The Rembrandt legacy in printmaking

The master’s influence on nineteen century French painters

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Photo: photo: Paul Litherland

François Bonvin, Child eating his soup, 1861, etching,

Agnes Etherington Art Centre, Queen's University, Kingston.  W. McAllister Johnson fund, 2008

Rembrandt was a major figure of the Holland’s “Golden Age” because of his paintings, but he is also considered one of the most important printmakers in Europe, the most important in Holland’s seventeen century.  Indeed, he produced a considerable number of etchings.   Closely involved in the whole process, he was able to appreciate the wide range of possibilities offered by this technique.  The exhibition, now at the villa Bagatelle, opens with a print of Rembrandt’s numerous self portraits, and just for that, a visit would be worth the while. This portrait, however, is there not only to be admired but also to point out the Dutch master’s importance in the history of printmaking in Europe, and his influence on what is known as the “Etching Revival” in nineteen century France.

Etching was originally considered as a mean of reproducing paintings and drawings, and several examples are presented in the exhibition, demonstrating the way printmakers had mastered the effects of light and shadows and the rendering of masses.  One of the prints in the show stresses the importance of the technical advances introduced in etching by Jacques Callot (1592–1635). 

In the nineteen century, on both sides of the English Channel, etching became a potential mean of making original works of art.  Then considered as high art, etching went through its most significant development in the history of French printmaking. As a matter of fact, it became a favored medium of artists of the Barbizon School, known for their determination to have landscapes recognised as an independent subject.  Among them, Jean-François Miller produced a limited number of evocative prints of rural scenes and images of the peasantry.   In 1862, Edouard Manet founded the Société des Aquafortistes.  Known to have worked in various graphic media, Manet has made a remarkable contribution to the revival of printmaking through his bold experimentations.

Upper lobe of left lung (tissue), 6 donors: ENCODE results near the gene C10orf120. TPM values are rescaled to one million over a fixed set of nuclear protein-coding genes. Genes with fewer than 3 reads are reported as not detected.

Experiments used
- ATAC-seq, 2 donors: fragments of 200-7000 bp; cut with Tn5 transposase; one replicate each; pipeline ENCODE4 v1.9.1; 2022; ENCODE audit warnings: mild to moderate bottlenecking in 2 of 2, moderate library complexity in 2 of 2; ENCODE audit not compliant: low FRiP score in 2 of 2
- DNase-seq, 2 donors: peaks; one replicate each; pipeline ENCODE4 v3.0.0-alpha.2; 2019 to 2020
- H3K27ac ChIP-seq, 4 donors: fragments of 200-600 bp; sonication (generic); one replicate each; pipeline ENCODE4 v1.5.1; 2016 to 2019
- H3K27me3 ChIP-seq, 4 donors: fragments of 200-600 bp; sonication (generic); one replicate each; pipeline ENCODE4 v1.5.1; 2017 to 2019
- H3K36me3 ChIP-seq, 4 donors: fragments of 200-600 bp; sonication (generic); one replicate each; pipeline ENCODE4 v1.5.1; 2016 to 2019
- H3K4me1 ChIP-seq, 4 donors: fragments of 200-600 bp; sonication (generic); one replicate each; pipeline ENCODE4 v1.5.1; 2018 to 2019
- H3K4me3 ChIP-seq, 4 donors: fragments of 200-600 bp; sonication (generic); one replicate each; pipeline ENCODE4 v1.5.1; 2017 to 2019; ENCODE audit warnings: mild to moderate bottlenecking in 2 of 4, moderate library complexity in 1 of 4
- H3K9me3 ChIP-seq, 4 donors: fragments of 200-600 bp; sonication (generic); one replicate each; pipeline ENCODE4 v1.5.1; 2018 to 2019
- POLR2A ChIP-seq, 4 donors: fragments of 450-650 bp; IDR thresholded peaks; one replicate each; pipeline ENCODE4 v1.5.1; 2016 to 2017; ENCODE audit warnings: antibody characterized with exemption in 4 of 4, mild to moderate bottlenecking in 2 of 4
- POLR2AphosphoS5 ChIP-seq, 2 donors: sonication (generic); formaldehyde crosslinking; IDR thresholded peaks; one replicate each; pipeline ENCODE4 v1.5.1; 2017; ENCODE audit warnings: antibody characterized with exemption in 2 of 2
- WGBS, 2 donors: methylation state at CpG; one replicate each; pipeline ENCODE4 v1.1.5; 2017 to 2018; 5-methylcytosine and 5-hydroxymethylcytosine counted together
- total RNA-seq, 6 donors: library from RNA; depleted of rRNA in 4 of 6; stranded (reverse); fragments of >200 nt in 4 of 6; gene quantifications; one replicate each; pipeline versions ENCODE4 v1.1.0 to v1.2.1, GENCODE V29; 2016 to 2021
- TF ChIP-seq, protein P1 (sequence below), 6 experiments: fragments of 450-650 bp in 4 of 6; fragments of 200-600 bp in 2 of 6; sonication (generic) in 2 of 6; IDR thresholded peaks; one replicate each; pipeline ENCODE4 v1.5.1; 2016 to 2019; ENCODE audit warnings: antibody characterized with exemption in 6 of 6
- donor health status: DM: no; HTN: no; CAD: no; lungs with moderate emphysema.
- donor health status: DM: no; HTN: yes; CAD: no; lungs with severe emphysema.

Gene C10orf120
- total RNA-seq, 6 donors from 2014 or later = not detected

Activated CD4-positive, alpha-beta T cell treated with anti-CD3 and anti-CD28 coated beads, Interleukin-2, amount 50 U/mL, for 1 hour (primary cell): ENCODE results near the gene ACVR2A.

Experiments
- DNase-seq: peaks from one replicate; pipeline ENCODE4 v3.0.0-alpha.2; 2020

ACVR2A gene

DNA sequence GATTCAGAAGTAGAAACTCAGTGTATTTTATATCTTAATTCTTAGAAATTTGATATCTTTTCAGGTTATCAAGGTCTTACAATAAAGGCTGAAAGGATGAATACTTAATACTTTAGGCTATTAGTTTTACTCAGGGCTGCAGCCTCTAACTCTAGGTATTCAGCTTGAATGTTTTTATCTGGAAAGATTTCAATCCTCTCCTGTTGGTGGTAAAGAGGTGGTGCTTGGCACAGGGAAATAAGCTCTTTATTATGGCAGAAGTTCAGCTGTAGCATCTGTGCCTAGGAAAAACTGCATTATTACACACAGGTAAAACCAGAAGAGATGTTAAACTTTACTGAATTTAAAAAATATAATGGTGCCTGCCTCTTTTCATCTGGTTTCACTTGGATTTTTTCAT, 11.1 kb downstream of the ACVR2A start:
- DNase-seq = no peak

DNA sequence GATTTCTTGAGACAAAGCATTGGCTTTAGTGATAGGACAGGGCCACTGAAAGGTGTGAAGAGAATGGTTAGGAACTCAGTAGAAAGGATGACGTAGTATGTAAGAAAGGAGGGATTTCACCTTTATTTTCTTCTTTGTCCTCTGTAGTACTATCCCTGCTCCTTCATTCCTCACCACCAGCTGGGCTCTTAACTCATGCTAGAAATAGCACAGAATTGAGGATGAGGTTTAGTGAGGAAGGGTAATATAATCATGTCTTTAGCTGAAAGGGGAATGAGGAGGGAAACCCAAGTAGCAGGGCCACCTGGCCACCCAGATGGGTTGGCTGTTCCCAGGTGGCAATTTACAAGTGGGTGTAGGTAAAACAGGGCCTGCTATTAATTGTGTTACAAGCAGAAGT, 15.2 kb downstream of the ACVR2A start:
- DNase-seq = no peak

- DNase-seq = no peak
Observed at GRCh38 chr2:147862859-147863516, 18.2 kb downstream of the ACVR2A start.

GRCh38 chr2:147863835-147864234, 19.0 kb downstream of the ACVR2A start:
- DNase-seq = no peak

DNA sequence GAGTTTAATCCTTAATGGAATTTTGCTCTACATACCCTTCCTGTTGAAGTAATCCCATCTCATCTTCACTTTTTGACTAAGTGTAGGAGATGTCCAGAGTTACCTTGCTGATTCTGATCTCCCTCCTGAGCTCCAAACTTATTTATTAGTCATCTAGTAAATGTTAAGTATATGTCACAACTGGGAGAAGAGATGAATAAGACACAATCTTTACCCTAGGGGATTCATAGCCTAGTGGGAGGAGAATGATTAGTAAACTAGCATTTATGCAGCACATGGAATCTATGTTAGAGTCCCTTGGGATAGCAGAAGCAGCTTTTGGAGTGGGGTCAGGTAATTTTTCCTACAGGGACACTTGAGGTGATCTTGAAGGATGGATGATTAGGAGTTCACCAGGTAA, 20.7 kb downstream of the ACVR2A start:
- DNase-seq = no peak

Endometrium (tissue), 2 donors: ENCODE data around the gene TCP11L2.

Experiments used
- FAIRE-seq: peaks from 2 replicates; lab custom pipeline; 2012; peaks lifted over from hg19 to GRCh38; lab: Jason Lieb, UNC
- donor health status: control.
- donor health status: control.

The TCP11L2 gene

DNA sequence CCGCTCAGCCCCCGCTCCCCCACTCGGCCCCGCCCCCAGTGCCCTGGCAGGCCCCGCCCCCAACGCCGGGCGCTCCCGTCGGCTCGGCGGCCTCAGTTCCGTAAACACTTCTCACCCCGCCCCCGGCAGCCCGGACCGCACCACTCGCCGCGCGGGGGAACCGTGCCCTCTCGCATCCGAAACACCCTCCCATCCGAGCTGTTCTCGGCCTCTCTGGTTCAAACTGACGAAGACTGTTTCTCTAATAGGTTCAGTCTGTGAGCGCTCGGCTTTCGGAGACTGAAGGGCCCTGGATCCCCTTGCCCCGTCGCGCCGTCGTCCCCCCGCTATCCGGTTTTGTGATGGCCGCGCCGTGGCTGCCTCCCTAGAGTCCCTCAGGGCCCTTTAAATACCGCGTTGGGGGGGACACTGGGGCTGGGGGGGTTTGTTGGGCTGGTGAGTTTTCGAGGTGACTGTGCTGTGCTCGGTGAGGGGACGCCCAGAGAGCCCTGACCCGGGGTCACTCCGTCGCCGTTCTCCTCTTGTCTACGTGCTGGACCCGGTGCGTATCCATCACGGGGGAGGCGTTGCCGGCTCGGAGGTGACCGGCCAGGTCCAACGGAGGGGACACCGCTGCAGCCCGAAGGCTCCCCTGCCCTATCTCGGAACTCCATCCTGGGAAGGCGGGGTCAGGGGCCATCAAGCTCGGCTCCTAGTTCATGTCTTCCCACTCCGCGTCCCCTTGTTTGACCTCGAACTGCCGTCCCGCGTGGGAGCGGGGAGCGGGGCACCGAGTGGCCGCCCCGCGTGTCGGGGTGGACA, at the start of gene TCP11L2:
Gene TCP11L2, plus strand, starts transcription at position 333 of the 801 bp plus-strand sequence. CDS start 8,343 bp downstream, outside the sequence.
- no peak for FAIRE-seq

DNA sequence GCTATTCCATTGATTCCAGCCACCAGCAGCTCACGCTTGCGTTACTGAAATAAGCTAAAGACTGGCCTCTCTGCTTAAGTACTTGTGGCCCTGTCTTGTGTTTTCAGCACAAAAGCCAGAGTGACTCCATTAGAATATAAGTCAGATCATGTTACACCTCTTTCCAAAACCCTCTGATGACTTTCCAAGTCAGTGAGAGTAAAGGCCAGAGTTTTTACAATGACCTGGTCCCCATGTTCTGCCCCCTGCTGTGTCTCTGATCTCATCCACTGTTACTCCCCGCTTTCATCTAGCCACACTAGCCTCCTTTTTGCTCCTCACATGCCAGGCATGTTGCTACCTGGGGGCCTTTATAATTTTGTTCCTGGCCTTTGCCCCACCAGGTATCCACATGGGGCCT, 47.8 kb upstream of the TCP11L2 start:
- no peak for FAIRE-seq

The exhibition at Villa Bagatelle is a unique chance for Quebec art lovers to see up close prints by artists such as these, better known for their paintings.   It is also an opportunity to appreciate through the works of well known nineteen century French printmakers, the diverse range of styles offered by this technique of reproduction of images and its role in the accessibility of famous of works of art to a broader audience.

The twenty six works presented in the exhibition were selected by David De Witt, conservator of European part at the Agnes Etherington Art Center at Queen’s university in Kinston Ontario researching and developing scholarship on the artistic heritage of the Dutch master Rembrandt Von Rijn.

The exhibition, French painters and the Dutch tradition of printmaking will run until May 20th at the Villa Bagatelle, 1563 chemin Saint Louis.  It can be seen Wednesdays through Sundays from 1:00 to 5:00PM.  Admission is free and guided tours are offered.